Musings on Sports Economics

Myth 1: It’s too hard to figure out how to pay players fairly.

(Back to Introduction)

This myth rests deeply in the assumption that if we deign to allow college players to be paid, there would have to be a nationwide agreement by all 345 Division I schools (or perhaps just the 122 in FBS, the football bowl subdivision[1]) as to what each student would get, and it would be a nightmare, with committees meeting annually to review compensation to make sure it was fair to schools and athletes, and endless debates over the optimal pay level.

It makes you wonder how the Software Industry Wage Committee ever decides how much to pay computer programmers and how the Law Firm Pay Commissariat decides on associate and partner compensation each year.

The solution, of course, is just to pay them.  There is no need for a central committee to make this decision.  Since 1776, with the publication of Adam Smith’s “The Wealth of Nations,” we’ve understood that markets generally find their way to efficient outcomes without the need for a committee, NCAA or otherwise, acting as a wage politburo.  No centralized commission or study group is needed to decide what we should pay the athletes.  Let schools make offers, and let incoming high school athletes and their parents decide which to accept.  Competition is a wonderful thing, on the playing field and in the marketplace.  This is how salaries are set across the world.  This is probably how your pay was set.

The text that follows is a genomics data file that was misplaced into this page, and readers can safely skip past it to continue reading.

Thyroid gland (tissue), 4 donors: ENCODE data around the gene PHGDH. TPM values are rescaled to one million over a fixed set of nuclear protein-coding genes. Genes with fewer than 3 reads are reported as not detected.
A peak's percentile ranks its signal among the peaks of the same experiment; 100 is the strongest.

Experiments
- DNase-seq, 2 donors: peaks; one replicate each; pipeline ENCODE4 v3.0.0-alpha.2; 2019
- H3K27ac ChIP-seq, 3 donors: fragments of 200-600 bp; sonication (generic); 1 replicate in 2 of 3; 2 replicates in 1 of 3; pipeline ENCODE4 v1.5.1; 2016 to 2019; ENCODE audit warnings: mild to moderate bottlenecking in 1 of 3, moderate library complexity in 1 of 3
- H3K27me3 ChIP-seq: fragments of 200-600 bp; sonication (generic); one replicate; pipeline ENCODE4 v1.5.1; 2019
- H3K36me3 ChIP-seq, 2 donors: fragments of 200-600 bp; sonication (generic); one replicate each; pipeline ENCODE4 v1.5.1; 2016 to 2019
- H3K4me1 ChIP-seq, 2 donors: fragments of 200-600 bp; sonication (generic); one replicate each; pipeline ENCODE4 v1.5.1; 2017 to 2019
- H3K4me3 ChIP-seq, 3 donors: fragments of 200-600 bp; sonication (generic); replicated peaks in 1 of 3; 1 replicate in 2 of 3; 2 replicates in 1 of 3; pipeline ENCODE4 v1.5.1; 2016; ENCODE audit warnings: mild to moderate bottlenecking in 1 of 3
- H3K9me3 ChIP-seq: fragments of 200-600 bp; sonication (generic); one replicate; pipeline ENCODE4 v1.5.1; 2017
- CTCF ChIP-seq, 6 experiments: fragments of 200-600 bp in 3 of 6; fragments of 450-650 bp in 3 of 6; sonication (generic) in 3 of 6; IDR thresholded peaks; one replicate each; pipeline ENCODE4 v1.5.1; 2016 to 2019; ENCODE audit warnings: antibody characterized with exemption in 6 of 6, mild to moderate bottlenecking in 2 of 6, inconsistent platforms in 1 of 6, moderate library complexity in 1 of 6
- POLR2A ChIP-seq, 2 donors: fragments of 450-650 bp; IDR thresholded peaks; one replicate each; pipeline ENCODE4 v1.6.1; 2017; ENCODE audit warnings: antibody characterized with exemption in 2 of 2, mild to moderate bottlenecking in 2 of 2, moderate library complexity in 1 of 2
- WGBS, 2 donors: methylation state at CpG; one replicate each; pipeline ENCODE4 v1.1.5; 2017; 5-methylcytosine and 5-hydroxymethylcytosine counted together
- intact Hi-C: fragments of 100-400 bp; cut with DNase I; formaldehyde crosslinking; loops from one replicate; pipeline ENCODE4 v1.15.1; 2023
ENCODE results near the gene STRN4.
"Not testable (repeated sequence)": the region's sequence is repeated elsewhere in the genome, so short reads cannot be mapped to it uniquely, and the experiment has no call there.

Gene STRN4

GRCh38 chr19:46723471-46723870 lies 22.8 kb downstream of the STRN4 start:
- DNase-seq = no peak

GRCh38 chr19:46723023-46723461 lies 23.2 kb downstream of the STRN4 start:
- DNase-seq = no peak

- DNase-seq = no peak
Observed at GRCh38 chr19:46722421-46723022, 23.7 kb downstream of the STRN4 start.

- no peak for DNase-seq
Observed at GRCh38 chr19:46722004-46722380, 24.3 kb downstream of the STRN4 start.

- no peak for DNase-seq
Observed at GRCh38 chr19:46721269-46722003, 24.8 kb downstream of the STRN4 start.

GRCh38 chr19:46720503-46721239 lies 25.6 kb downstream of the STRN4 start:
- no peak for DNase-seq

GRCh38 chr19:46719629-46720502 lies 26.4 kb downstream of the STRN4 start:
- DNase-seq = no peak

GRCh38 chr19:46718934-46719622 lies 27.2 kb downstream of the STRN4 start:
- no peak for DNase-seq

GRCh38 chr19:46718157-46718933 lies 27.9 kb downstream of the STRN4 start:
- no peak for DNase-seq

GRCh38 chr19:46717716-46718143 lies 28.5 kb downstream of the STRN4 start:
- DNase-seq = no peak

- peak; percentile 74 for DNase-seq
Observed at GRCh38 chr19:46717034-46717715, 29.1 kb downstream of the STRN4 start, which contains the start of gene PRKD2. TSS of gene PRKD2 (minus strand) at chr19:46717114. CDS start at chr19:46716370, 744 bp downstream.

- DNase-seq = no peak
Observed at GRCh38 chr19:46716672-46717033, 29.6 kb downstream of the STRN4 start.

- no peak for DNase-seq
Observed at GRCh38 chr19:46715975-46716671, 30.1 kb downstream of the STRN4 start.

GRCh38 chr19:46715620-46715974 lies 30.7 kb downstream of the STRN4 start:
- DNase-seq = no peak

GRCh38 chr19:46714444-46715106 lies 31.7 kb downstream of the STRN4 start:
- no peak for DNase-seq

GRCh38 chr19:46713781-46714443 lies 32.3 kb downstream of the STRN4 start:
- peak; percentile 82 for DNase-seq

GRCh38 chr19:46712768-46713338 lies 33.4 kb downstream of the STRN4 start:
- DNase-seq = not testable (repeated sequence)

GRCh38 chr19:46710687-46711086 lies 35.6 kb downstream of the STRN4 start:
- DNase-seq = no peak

At first it might be a little messy, just as when a firm prices its stock in an IPO.  The initial price may end up higher or lower than the right value, but the company picks a price, sells its stock, and then the market adjusts.  For example, Linked-In went public on May 19, 2011 and closed up 107% from its initial offering after two days of trading.[2]  The following month, Pandora went public but closed down 20% two days after its launch.[3]  Opening up the market for student-athletes would not be much different.  At first, many schools might continue to offer the Grant in Aid (“GIA”) package without additional cash.  A few programs might want to set the gold standard and offer $10,000 stipends.  A few up-and-comers might make a play for some talent and offer $25,000 to see if they could jump-start their programs at a higher level.  The following year, maybe a few more schools would up the ante, and maybe some of the Old Guard might start matching offers to avoid losing talent.  Just as water finds its own level, so too do prices in a liquid market.  A decade in, everyone would have a great sense of what a blue chipper is worth to a program and what it takes to land him.  Problem solved.

(Next Myth)

[1] The NCAA has rebranded Division-IA as the football bowl subdivision, or FBS.  The old Division IAA is now called FCS, the football championship subdivision.

[2] Ari Levy & Lee Spears, LinkedIn Retains Most Gains Second Day After Surging in Initial Offering, Bloomberg News, May 20, 2011

[3] Lee Spears, Pandora Plunges Below IPO Price, Reversing Yesterday’s Gains, Bloomberg News, June 16, 2011 See also Jennifer Saba and Charlie Baldwin, Update 1-IPO VIEW-Profitless Pandora Picks the Tech Bubble, REUTERS.COM, June 17, 2011

Posted by
Andy Schwarz

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